Some things to consider if you wish to study music
Prior knowledge of music
Most of our courses assume that students are able to read music and have at least a basic understanding of harmony. But there are exceptions, including MUSI 103 Introducing Music, MUSI 109 From Rags to Swing, MUSI 125 Music Recording and Production Techniques and MUSI 126 Digital Music. All these can be studied with little or no knowledge of music theory.
MUSI 107 Introduction to Materials of Music, covers music theory and aural from beginner level. By taking this course you can acquire the necessary knowledge for taking your music studies further. From here you could go on to take other 100-level courses (such as MUSI 171 Materials of Music and MUSI 131 Europe's Musical Heritage) which are the prerequisites for many of our 200-level courses.
BA or Mus B?
The Mus B is our specialist music degree, allowing access to almost all our courses, with the chance to specialise in areas such as composition and performance as well as music history, education, ethnomusicology, and musicianship. If you are interested in complementing your studies with a few music courses then the BA is most appropriate. If you want to study music more intensively, and especially if you want to study performance or composition, you should be looking at the Mus B. You will still be able to take a number of courses in other areas.
We group our music courses under six broad headings:
- Music Theory and Musicianship
- Music Education
- Music History, Culture and Research
- Composition, Digital Music, Sonic Art and Recording Technology
The Mus B degree requirements
* 360 point minimum in total
* 90 points at the 300 level
* 105 points in core courses (listed below)
See Courses for details of course available.
The following courses are compulsory for the Mus B degree:
- MUSI 112 Basic Keyboard Skills (or MUSI 120)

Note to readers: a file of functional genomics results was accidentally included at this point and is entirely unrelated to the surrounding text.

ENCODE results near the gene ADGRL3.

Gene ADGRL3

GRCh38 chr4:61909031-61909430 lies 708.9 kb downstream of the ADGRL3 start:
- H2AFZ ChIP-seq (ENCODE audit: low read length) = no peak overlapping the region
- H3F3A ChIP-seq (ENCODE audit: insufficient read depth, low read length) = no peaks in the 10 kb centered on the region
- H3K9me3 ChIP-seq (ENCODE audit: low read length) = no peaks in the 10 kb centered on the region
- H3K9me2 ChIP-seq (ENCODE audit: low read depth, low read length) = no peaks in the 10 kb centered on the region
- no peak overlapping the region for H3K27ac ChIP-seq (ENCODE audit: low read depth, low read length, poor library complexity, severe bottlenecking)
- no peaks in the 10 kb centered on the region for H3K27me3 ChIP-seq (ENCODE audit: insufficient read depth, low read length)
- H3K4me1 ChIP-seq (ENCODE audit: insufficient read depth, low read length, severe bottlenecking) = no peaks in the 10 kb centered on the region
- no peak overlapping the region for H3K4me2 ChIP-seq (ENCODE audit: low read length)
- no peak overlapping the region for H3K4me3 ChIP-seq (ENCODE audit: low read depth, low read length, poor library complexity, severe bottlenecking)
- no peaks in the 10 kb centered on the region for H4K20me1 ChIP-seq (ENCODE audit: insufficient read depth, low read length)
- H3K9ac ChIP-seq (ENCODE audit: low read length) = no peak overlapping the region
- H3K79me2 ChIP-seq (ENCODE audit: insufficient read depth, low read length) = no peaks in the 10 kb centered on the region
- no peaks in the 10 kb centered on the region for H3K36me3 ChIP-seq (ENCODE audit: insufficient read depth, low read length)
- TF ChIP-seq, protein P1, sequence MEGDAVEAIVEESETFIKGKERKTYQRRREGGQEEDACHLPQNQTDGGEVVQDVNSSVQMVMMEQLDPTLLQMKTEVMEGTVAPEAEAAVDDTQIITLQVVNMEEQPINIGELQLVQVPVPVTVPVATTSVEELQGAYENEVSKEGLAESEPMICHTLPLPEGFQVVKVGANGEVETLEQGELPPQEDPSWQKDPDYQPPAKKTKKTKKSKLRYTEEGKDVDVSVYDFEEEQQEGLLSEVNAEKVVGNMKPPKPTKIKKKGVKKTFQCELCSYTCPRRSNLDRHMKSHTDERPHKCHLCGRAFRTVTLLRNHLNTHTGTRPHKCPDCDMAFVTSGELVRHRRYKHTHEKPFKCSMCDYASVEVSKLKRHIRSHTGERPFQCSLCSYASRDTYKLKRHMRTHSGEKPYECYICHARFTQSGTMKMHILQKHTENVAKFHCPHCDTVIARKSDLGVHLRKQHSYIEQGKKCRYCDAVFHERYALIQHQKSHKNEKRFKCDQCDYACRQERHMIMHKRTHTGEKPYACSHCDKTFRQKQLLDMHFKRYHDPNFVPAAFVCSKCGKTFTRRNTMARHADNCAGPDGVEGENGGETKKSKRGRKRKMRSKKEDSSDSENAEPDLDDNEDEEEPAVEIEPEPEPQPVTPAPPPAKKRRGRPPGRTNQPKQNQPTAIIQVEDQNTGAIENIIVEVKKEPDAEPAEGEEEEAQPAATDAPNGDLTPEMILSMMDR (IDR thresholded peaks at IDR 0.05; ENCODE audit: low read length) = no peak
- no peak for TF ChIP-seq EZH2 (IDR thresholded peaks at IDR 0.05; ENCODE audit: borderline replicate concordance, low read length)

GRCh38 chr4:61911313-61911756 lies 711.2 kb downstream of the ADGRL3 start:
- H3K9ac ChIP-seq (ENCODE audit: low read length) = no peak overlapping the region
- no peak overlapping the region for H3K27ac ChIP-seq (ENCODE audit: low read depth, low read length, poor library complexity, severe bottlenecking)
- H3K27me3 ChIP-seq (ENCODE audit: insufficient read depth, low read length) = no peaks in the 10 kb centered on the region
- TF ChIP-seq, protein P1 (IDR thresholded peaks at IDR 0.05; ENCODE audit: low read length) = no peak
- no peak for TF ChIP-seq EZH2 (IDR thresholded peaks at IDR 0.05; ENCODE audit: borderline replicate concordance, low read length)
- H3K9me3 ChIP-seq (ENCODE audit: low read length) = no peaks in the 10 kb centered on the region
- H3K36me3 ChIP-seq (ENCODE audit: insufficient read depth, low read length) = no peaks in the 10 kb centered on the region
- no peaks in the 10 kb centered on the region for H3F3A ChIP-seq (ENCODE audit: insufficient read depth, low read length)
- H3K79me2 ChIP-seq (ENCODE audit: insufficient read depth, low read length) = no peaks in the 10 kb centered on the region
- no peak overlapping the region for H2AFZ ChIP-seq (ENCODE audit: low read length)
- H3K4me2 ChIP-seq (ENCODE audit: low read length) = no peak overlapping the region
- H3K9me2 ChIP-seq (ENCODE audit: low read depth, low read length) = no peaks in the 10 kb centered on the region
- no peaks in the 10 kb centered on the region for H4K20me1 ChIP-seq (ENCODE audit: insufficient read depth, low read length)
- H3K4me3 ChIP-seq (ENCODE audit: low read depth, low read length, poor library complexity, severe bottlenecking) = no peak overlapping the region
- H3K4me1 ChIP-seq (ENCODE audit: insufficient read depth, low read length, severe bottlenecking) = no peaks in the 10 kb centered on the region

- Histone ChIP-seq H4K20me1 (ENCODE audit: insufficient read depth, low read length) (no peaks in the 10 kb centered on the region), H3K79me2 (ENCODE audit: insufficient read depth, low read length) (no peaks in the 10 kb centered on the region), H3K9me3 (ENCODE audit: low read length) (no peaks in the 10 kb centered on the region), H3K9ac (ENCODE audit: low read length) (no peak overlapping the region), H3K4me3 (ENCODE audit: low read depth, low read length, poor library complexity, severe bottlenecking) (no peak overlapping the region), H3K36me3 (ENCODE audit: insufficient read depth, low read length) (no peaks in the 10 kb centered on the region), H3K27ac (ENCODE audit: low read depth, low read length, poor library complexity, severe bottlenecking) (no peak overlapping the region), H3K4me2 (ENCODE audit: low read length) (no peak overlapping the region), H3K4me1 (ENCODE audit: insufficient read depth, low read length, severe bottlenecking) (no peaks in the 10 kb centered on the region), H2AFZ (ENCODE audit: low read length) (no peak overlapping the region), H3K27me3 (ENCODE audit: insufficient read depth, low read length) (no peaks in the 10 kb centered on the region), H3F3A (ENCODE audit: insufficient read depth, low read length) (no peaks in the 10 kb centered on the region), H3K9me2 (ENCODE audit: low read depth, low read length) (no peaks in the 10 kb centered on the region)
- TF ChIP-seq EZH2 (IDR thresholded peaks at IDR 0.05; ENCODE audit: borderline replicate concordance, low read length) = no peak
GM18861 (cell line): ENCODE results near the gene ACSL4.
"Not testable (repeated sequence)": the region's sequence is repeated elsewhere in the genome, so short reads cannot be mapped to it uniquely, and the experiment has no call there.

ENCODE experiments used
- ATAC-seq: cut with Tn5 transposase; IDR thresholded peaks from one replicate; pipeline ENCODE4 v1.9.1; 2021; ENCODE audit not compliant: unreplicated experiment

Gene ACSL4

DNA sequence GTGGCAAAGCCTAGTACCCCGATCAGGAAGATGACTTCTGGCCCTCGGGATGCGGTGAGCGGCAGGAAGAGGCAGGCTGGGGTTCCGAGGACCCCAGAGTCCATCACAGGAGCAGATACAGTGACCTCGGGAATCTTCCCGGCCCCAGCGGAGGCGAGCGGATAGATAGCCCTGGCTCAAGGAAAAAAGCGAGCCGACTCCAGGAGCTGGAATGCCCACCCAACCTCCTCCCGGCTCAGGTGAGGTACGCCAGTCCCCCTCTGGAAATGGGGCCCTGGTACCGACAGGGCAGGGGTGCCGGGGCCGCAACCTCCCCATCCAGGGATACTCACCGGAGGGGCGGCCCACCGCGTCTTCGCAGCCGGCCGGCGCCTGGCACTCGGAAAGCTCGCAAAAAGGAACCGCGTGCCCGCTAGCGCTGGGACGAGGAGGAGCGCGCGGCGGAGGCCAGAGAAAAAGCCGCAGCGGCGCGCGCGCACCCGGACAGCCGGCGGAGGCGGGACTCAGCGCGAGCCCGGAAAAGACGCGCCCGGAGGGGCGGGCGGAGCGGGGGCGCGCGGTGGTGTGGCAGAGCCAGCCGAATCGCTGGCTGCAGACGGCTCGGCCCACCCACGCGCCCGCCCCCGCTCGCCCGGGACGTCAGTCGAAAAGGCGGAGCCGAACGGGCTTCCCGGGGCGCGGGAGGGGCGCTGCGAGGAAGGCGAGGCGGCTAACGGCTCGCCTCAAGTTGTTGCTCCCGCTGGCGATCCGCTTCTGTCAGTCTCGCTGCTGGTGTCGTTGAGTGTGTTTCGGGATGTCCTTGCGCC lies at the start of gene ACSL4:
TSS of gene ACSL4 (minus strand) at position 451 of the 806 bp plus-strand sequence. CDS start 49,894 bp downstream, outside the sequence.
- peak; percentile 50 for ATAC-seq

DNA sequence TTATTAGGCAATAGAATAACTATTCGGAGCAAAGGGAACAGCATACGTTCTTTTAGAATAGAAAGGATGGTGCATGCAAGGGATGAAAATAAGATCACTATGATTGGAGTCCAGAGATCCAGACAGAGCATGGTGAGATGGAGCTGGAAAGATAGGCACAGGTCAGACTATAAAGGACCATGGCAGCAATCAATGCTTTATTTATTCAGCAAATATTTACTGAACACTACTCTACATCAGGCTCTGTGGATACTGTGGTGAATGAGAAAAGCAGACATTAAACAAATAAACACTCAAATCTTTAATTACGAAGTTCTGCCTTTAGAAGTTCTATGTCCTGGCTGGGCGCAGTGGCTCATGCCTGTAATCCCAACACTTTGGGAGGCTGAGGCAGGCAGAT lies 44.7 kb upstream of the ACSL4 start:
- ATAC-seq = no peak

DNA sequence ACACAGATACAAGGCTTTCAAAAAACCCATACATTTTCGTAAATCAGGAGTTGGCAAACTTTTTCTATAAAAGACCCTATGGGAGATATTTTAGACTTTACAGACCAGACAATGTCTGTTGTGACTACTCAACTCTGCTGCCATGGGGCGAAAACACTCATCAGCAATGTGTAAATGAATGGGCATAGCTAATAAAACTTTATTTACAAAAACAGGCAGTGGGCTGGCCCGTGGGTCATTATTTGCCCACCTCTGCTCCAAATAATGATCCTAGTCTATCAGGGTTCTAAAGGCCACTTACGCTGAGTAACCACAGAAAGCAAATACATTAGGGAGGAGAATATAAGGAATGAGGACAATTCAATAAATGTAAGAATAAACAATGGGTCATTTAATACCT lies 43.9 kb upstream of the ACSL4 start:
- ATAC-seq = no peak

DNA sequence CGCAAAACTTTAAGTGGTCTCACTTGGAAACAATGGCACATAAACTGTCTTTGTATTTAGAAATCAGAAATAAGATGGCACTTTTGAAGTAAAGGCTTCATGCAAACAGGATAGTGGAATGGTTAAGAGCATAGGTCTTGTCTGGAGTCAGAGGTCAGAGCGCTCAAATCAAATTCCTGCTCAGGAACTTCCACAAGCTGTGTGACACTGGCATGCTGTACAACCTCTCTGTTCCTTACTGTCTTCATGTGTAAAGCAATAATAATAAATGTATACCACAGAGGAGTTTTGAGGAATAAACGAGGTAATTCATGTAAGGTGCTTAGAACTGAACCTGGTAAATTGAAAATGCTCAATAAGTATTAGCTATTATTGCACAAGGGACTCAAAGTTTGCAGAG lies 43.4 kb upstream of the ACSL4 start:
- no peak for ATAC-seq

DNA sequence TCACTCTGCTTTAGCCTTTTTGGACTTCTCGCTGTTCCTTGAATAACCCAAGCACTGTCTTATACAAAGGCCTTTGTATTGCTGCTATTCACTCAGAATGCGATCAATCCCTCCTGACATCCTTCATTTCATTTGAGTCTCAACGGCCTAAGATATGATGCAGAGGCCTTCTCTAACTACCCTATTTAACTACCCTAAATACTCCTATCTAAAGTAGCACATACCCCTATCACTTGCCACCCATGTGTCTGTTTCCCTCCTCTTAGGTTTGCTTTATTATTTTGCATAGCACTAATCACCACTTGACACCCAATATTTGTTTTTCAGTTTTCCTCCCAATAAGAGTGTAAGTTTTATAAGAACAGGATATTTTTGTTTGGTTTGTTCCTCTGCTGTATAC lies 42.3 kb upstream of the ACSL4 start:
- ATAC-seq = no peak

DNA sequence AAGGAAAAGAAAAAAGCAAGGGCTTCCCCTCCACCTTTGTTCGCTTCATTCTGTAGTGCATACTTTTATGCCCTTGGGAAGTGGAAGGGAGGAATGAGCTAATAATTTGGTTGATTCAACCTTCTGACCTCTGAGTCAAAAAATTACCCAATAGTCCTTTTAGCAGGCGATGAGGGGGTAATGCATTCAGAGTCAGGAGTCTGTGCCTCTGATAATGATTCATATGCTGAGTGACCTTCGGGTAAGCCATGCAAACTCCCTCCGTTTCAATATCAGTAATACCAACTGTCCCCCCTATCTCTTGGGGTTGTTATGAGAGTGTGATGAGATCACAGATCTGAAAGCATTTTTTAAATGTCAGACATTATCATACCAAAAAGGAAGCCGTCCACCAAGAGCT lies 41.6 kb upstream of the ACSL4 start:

- MUSI 113 Choir and Sightsinging
- MUSI 120 Keyboard Musicianship (or MUSI 112)
- MUSI 131 Europe's Musical Heritage
- MUSI 171 Materials of Music 1
- MUSI 172 Materials of Music 2
- MUSI 271 Materials of Music 3
Link to Course Progression
Performance, both solo and ensemble, is taught at a very high level at the school, usually starting at NCEA Music performance Level 3, grade 8 or above, with entry by audition. With many opportunities for performing music at the University, it is sometimes possible to take part in an ensemble without being formally enrolled. Applications for audition are due by 15 September in the year prior to enrolling though late applications may be considered on a case by case basis. For more information enquiries may be at the School office, or talk to the staff tutor concerned. Performance Application Forms and Referee Report Forms may be downloaded below:
Preparing for music study at the University
Students intending to major in music at the University would be most appropriately prepared with the following skills and knowledge:
Music reading skills: An ability to read short scores (for example, piano scores with treble and bass clefs) and familiarity with open scores (such as orchestral scores, string quartet scores, wind band scores).
Music rudiments: Knowledge of rudiments - such as scale structures, intervals, musical terms - ideally at the level where these are employed instinctively.
Harmony: An understanding of tonality, harmonic progression, cadence and phrase.
Music literature: A knowledge of the music of the main historical periods by having listened to representative examples and read about their historical context.
Musicianship: Aural training in melodic and rhythmic dictations, identification of timbre and basic chords. Keyboard skills are desirable to facilitate the playing of musical examples being studied and of written exercises.
Performance: Students who intend to major in performance should be working with repertory at a level which is set at the grade 8 level or above.
Admission to performance requires an audition, and in making an assessment, the auditioning panel takes into account:
the projection of musical style, artistry, interpretation, musicianship and personality in the performance of music;
the technical proficiency of the applicant in relation to the demands of 100-level performance;
the prospect of the applicant being able to develop skills further and to realise musical potential as is expected at graduate level by the end of three years' study in the performance Bachelor of Music degree.
Because of the complex interaction of these factors, it is not possible to predetermine fixed standards, or to take evidence of successful performance elsewhere into account.
Composition: Previous efforts at musical self-expression, especially in initiating original and imaginative ideas, and seeing them through to performance and/or recording is an advantage.
Note that there are additionally a number of restrictions on these courses: if in doubt see the University of Canterbury Calendar or the Course Information System